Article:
The finance ministry is examining a proposal by the Pension Fund Regulatory and Development Authority (PFRDA) to exempt national pension system (NPS) withdrawals from payment of tax, so as to bring it on par with the employee provident fund (EPF) scheme.
This will provide a level-playing field for the two pension schemes.
"We have made a proposal to the finance minister ahead of the Budget, where exemption of NPS withdrawals from tax is one of the key recommendations. It will be a game-changer for NPS resulting in a substantial increase in the assets under management with more private subscribers coming on board," said a PFRDA official.
The Seventh Pay Commission had also recommended an exempt-exempt-exempt (EEE) status for NPS, to bring it on a par with the EPF scheme in terms of tax-free withdrawals.
The pay panel also pitched for extension of co-contribution incentive by the government beyond 31 December to attract subscribers under Atal Pension Yojana
The government has so far got over one million subscribers on board
Currently, the EPF withdrawals after five years of completion of service are tax-exempt, while premature withdrawals before five years attracts tax ranging between 10 per cent and 34.608 per cent, barring exceptions.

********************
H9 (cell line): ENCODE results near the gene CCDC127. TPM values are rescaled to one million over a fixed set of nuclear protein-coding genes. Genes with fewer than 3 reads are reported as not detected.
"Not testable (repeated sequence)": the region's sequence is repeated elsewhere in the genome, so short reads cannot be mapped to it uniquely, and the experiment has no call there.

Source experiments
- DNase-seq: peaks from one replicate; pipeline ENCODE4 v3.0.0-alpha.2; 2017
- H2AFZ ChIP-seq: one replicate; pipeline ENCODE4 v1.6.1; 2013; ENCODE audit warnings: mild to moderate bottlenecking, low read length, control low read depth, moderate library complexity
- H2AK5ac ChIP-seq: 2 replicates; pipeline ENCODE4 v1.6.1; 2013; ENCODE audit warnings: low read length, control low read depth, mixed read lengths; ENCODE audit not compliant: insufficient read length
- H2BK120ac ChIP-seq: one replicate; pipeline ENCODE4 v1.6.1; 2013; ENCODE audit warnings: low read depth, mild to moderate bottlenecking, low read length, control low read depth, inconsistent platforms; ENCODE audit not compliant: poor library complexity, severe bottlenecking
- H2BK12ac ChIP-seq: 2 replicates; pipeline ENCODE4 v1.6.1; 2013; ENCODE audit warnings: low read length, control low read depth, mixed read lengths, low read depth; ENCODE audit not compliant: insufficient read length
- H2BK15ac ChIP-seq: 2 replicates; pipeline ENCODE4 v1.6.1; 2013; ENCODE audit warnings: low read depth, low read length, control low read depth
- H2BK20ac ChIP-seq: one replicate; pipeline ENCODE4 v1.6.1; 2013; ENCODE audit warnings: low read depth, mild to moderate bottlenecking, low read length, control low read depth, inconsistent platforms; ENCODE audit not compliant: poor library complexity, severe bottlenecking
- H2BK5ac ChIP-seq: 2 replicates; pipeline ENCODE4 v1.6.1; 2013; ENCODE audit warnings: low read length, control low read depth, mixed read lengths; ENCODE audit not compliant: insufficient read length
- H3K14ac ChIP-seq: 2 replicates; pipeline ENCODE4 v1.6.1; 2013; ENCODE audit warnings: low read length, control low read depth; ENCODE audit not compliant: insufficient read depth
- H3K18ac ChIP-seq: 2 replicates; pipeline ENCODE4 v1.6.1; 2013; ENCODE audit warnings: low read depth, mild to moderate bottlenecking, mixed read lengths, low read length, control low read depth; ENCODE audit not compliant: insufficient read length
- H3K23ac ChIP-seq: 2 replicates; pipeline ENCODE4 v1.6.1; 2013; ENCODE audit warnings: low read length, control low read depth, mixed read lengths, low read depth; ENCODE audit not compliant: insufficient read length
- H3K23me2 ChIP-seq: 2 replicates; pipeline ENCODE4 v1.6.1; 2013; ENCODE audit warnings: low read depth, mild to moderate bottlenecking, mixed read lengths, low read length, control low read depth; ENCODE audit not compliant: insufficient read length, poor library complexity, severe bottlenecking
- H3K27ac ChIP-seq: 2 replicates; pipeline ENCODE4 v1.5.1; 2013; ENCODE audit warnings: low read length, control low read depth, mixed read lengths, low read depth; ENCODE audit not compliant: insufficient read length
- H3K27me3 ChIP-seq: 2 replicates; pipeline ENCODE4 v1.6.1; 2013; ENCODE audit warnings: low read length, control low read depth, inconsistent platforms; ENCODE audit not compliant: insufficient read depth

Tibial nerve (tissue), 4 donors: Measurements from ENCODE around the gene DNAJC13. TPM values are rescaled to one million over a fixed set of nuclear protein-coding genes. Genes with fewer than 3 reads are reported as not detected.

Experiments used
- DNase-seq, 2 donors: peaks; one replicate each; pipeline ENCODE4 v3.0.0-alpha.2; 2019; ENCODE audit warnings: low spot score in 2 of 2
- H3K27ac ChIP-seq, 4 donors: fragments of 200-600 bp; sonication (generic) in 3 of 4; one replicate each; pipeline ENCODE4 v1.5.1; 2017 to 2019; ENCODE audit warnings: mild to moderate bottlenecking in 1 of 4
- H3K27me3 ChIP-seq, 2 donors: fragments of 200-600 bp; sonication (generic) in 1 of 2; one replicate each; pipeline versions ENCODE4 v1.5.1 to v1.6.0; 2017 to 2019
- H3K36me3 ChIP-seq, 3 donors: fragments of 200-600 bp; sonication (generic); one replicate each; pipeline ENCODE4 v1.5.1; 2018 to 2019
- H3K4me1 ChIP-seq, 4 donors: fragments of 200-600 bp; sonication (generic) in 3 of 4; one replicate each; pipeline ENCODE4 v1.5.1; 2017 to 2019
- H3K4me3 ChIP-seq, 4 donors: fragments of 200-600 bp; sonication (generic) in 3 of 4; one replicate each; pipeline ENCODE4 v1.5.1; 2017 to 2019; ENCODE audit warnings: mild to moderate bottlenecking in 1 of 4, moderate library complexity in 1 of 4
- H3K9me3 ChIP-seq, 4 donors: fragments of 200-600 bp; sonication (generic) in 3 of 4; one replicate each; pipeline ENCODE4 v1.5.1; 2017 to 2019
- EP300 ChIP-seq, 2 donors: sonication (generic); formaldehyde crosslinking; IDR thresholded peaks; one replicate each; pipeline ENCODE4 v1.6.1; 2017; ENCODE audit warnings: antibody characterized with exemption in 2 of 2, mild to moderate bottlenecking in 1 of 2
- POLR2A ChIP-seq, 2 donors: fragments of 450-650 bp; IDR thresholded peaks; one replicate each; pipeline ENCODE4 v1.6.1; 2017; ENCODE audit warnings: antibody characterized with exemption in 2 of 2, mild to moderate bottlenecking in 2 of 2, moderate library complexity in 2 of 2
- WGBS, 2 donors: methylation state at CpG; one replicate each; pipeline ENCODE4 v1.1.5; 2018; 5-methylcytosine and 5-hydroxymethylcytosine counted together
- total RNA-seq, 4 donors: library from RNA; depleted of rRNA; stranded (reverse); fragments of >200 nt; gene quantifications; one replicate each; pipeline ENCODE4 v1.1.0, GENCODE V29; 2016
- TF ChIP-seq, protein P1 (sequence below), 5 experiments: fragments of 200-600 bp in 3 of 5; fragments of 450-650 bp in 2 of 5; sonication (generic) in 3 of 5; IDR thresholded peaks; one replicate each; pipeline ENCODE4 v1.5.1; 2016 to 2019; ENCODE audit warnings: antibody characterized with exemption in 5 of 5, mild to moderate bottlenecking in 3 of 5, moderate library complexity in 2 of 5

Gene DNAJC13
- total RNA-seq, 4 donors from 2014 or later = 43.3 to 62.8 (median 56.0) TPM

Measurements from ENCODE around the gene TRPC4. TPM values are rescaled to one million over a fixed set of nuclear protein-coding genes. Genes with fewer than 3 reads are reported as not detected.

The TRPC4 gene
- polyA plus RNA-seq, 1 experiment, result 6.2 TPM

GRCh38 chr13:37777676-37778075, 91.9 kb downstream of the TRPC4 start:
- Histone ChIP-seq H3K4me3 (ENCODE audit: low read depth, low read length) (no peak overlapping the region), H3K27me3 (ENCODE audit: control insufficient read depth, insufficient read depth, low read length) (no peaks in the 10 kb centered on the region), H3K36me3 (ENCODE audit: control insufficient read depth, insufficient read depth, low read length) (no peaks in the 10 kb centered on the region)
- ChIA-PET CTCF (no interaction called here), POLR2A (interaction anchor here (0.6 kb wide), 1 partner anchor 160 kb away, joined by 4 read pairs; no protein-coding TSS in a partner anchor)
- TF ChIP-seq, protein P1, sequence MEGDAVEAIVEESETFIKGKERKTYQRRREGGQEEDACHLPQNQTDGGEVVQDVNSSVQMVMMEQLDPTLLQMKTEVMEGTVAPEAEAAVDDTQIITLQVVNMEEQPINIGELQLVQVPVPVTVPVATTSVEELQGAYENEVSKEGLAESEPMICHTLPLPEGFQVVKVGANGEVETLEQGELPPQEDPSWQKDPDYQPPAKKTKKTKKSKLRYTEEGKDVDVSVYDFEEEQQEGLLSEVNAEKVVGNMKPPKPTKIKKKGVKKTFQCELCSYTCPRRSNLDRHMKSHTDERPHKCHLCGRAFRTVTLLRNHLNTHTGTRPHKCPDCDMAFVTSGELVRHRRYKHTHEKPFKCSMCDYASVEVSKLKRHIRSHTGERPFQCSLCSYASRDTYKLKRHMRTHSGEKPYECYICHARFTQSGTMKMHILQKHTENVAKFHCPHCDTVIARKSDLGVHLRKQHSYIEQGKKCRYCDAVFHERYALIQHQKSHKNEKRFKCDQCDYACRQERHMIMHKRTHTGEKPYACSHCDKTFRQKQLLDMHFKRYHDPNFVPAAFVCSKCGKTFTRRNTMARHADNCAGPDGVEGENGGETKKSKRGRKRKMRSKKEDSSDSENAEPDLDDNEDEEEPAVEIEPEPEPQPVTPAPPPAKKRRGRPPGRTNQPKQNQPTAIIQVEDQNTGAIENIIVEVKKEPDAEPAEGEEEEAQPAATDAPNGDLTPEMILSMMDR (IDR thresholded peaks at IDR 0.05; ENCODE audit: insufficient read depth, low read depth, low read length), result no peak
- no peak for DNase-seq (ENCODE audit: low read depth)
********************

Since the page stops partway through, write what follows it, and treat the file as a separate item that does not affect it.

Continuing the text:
The EPF enjoys 'EEE' status, while NPS accounts have exempt-exempt-taxed status, where any contributions to the schemes and its earnings are not taxed but amount received on withdrawal is taxed.
"There is indeed a case to provide EEE status to NPS, but the matter is still under examination," said a government official.
The finance minister had in his last budget provided employees the option of choosing between EPS and NPS, and a cabinet note for amendment of EPF and MP Act, 1952, has been sent to the law ministry for vetting.
Also, while the Employees' Provident Fund Organisation has been giving a return of 8.25-9.5 per cent to its subscribers, NPS has given a return of 9.2 per cent and NPS Lite has given a compounded annual growth return of 9.68 per cent.
Of the over Rs1,00,000 crore assets under management of NPS, 90 per cent falls under the central and state government schemes.
Meanwhile, the APY scheme got over one million subscribers on board by December. APY guarantees subscribers a monthly pension of Rs1,000, Rs2,000, Rs3,000, Rs4,000, or Rs5,000 in return for the contribution varying from Rs42 to Rs210 per month.
Under the scheme, the government contributes 50 per cent of the subscriber's contribution or Rs1,000 per annum, whichever is lower, to each eligible subscriber account for five years to 2019-20, who joined the NPS before 31 December 2015 and who are not income taxpayers.
Currently, eight pension fund managers manage private-sector funds and only three run by state-owned financial institutions are allowed to manage central and state government funds.
SBI Pension Funds, UTI Retirement Solutions, and LIC Pension Fund manage the government corpus. They also manage the private-sector corpus along with ICICI Prudential Pension Fund Management, Kotak Mahindra Pension Fund, HDFC Pension Management, Reliance Capital Pension Fund and the pension fund incorporated by Birla Sun Life Insurance.